Nick Heidfeld’s manager, Andre Theuerzeit, says his driver hasn’t yet signed any deal for the 2010 season. This comes shortly after an article in the tabloid publication Auto Bild motorsport, which seemed to suggest that the ink was dry on a Heidfeld Mercedes test contract.
Now, Theuerzeit tells Motorsport-Total.com that the German has not yet committed to Mercedes for 2010, and is still talking to “several outfits”. [My translation of original German.]
Nothing has been decided yet, and so obviously nothing has been signed, either. Mercedes is an extremely interesting team, but we still don’t have a contract in front of us that is fit to sign.
If Nick were to become test and replacement driver [for Mercedes], which is entirely possible, then he would concentrate fully on this job.
Incidentally, a variation on the theme of this last sentence was the basis of Autobild’s “confirmation” of the deal in the earlier article – which may explain the confusion. Here’s that paragraph in full, translated as the publication “revealed” its news:
“Nick wants to focus completely on his job as test driver, and to support the main drivers with his experience,” Heidfeld manager Andre Theuerzeit told ‘Auto Bild motorsport’, confirming his driver’s switch from BMW to Mercedes. “Nick had been concentrating on getting a ride with one of the top teams. There, however, some decisions were taken really late this year, and that meant we missed out on a few other opportunities.”
This wouldn’t be the first time that Bild had taken a quote slightly out of context (change the tense of the verb “wants”, for example, and the meaning of the above sentence is suddenly identical to Theuerzeit’s later statement) in order to get a little bit more out of a story – and I suspect that’s what we’re dealing with here.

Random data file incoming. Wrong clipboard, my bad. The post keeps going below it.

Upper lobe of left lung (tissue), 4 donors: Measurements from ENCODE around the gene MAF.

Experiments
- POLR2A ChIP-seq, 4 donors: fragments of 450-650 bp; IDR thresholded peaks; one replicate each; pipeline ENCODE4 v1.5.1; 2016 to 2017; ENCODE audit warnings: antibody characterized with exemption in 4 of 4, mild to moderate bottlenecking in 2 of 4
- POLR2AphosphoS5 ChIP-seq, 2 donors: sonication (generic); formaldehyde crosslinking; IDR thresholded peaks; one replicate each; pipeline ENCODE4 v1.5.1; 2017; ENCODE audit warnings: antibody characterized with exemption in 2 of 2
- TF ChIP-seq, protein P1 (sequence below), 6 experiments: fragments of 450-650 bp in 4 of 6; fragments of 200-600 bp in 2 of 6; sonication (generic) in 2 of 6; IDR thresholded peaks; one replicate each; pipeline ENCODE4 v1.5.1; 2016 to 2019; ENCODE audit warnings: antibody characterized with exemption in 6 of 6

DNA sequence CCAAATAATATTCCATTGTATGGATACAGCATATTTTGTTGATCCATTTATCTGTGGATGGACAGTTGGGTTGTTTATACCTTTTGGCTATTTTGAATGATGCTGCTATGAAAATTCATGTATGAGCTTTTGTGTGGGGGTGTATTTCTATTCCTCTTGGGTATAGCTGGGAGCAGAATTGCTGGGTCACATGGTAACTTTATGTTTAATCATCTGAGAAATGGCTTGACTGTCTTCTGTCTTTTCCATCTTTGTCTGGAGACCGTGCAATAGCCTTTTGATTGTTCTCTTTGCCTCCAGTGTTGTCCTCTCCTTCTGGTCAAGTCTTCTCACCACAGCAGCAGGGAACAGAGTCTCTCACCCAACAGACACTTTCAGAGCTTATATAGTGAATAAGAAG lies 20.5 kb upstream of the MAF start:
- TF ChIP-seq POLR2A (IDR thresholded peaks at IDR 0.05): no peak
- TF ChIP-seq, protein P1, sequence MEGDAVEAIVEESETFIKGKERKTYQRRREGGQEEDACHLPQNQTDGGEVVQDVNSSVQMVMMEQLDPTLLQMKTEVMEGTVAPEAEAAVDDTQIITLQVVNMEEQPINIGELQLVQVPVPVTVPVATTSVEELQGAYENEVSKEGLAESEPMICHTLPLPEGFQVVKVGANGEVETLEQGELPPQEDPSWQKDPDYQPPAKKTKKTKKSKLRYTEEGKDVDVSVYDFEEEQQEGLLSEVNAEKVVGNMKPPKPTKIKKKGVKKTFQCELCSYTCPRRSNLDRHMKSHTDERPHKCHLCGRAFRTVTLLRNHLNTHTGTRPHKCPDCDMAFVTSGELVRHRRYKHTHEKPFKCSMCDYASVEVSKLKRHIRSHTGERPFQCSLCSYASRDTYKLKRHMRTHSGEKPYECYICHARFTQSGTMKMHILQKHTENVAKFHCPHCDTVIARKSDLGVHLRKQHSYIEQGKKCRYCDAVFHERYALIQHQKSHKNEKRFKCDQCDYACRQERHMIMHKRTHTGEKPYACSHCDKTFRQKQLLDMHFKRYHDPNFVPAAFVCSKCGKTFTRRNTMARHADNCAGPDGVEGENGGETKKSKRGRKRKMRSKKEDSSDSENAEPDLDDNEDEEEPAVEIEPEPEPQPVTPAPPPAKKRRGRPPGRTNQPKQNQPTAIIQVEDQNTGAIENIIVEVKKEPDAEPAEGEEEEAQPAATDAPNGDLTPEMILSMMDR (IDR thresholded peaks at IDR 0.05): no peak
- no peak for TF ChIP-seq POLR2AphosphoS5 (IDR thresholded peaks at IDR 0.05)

But putting the foibles of the German media aside, the links between Heidfeld and the third spot on the Mercedes roster are getting ever greater. Bild has also speculated that Eric Boullier would like to hire the German for Renault, but may end up choosing a more lucrative, less experienced driver like Ho-Pin Tung or Vitaly Petrov to fill a budget shortfall.
If Mercedes hired Heidfeld, their all-German driver line-up (at a primarily British team, of course!) would be complete. And there’s no question that they’d be getting another solid performer. Heidfeld would surely be amongst the most over-qualified test drivers of all time – with 167 race starts, 12 podiums, and 219 career points to his name.
But my question is, why would Mercedes want him? Does this mean that the Schumacher return is still in doubt? Heidfeld’s certainly the perfect insurance policy, but he’s also a very expensive one to take out, unless Mercedes is expecting problems.